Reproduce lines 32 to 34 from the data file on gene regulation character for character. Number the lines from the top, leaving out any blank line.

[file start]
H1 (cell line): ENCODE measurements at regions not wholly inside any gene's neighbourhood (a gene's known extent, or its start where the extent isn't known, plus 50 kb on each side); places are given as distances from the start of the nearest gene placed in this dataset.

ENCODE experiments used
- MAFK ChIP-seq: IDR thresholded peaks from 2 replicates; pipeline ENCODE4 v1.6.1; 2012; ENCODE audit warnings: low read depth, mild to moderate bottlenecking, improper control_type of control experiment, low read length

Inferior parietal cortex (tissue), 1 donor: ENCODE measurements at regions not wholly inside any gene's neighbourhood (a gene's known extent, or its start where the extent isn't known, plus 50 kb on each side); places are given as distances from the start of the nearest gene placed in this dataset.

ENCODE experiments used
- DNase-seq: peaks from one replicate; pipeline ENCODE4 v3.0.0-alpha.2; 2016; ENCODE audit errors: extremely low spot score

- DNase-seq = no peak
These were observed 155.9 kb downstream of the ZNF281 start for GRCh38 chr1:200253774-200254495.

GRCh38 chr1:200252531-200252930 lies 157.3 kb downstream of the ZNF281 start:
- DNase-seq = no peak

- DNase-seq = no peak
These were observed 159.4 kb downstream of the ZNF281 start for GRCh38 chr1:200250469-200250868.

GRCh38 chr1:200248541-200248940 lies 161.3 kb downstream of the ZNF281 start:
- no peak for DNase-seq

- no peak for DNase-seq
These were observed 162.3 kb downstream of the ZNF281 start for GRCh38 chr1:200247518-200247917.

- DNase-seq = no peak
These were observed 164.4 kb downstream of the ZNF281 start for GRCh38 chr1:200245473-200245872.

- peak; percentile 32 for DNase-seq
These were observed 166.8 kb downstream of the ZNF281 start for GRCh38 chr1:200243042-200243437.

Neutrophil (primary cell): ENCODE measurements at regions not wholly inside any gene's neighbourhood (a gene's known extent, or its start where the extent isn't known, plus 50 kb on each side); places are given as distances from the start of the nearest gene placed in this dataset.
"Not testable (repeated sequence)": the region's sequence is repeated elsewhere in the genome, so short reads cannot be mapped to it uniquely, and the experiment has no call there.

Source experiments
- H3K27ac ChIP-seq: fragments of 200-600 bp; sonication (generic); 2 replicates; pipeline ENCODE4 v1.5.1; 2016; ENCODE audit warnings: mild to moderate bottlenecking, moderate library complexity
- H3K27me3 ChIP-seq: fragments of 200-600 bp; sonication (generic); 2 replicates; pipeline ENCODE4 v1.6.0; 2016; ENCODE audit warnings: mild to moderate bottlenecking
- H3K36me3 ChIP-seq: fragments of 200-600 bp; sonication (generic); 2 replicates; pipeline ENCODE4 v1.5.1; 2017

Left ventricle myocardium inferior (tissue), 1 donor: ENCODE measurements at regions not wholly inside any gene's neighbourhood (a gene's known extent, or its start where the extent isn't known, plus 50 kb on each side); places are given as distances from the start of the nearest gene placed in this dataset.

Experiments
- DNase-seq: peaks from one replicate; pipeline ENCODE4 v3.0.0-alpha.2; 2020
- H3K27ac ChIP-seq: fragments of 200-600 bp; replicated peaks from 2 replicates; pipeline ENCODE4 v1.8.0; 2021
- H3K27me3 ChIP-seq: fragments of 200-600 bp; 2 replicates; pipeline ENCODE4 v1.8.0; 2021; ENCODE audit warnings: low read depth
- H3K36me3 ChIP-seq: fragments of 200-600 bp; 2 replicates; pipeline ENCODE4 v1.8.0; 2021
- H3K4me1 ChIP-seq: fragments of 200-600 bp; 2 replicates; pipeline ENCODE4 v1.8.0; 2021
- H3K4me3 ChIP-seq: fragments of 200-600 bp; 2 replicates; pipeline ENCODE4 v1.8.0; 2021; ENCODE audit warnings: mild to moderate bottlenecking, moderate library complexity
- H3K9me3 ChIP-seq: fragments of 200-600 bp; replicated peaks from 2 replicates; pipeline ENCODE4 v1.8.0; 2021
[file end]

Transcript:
- H3K36me3 ChIP-seq: fragments of 200-600 bp; 2 replicates; pipeline ENCODE4 v1.8.0; 2021
- H3K4me1 ChIP-seq: fragments of 200-600 bp; 2 replicates; pipeline ENCODE4 v1.8.0; 2021
- H3K4me3 ChIP-seq: fragments of 200-600 bp; 2 replicates; pipeline ENCODE4 v1.8.0; 2021; ENCODE audit warnings: mild to moderate bottlenecking, moderate library complexity